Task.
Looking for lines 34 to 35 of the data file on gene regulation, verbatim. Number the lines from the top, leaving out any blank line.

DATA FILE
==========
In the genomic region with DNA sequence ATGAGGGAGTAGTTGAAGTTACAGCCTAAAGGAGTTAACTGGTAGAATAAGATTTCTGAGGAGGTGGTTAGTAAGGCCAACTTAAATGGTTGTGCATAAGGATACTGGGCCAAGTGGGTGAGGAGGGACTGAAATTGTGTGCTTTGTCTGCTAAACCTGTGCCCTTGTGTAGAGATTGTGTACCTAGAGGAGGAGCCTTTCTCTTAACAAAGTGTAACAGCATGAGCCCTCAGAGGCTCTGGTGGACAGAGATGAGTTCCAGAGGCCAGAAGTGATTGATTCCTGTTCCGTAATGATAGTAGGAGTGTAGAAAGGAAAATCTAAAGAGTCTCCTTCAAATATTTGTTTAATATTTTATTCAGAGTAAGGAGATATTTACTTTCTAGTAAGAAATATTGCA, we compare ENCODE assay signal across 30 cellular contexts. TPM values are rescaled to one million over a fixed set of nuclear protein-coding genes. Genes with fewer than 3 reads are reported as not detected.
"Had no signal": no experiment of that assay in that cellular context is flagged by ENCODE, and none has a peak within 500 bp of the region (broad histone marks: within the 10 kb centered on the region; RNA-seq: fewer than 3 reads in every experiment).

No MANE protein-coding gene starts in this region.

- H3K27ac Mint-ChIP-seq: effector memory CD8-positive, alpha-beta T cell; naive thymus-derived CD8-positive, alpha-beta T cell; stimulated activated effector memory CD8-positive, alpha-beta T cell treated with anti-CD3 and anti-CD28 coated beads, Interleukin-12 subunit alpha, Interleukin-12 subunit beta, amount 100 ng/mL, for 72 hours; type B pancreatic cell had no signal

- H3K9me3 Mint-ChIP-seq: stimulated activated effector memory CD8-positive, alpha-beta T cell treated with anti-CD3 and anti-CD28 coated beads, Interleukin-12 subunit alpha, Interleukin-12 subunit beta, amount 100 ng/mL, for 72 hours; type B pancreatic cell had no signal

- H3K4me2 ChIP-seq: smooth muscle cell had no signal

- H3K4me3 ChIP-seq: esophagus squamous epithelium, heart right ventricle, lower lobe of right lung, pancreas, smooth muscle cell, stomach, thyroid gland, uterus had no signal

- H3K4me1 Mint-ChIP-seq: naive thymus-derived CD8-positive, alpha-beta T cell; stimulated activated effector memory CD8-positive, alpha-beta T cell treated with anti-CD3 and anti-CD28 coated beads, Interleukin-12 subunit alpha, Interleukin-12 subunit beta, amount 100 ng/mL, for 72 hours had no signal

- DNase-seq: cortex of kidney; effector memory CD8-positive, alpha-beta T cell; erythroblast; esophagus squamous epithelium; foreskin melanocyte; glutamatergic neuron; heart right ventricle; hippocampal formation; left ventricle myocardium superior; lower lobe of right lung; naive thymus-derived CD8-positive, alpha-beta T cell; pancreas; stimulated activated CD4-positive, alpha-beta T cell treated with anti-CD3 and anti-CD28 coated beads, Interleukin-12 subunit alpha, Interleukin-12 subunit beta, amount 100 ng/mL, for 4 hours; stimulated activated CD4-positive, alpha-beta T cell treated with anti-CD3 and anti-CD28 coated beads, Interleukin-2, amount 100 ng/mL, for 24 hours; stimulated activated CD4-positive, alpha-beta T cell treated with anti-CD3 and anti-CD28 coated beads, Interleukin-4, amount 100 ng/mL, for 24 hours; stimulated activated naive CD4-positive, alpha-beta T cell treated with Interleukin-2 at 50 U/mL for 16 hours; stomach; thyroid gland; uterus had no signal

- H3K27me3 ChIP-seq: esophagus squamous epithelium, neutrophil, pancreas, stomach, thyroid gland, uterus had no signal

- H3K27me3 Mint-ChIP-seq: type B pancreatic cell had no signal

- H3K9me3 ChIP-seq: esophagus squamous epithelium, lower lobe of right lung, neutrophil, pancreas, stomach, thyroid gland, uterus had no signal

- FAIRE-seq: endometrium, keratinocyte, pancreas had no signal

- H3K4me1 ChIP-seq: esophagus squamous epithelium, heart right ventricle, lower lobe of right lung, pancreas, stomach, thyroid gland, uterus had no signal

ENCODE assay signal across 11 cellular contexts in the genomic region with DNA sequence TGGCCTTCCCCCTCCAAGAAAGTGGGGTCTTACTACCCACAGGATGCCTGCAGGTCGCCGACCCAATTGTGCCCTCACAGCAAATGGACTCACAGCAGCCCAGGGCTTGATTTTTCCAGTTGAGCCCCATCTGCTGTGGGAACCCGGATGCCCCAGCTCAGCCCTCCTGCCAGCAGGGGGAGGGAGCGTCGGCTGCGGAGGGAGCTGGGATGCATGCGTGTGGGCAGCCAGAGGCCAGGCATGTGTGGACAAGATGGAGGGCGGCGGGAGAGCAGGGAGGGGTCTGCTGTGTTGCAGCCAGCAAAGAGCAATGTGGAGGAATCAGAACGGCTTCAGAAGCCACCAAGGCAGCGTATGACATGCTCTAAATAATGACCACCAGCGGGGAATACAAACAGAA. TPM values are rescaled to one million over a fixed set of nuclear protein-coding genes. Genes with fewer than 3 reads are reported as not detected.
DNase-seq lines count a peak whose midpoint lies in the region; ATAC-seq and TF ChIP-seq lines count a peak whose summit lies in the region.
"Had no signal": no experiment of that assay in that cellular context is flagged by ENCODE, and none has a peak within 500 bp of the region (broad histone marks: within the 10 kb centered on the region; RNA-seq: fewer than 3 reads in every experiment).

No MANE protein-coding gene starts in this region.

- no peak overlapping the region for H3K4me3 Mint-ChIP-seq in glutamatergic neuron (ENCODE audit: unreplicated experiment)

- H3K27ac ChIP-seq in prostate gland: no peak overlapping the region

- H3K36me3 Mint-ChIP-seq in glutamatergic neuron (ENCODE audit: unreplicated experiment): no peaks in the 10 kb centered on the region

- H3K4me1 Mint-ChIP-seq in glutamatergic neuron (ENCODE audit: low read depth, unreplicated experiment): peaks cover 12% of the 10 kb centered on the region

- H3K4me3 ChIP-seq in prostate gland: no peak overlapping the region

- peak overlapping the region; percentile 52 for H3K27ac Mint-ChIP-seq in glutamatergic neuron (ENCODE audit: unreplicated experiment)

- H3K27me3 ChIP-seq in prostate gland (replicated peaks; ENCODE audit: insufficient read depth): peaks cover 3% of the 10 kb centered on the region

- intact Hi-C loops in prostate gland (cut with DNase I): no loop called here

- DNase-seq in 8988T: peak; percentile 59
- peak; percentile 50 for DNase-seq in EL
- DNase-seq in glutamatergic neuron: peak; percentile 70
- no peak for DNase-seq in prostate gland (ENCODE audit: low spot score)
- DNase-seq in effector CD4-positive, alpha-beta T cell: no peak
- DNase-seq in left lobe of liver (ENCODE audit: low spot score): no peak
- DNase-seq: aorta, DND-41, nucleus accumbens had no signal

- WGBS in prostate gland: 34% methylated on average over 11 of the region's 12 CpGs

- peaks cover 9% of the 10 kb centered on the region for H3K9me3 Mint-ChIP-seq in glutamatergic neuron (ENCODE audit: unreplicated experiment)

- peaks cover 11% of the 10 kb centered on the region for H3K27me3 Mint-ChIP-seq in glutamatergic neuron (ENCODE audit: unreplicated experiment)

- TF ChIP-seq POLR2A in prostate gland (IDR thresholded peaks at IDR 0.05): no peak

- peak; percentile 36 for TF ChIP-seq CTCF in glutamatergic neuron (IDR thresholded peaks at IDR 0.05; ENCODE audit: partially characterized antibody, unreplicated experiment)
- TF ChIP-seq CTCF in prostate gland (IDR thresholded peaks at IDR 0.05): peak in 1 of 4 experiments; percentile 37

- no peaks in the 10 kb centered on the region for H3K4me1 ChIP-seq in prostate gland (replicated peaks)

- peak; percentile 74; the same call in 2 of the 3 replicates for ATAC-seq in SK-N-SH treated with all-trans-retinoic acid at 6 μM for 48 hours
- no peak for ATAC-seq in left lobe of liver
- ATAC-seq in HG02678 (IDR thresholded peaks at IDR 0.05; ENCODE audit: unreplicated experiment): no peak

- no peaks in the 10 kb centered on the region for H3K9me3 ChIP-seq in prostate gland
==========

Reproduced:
- WGBS in prostate gland: 34% methylated on average over 11 of the region's 12 CpGs

- peaks cover 9% of the 10 kb centered on the region for H3K9me3 Mint-ChIP-seq in glutamatergic neuron (ENCODE audit: unreplicated experiment)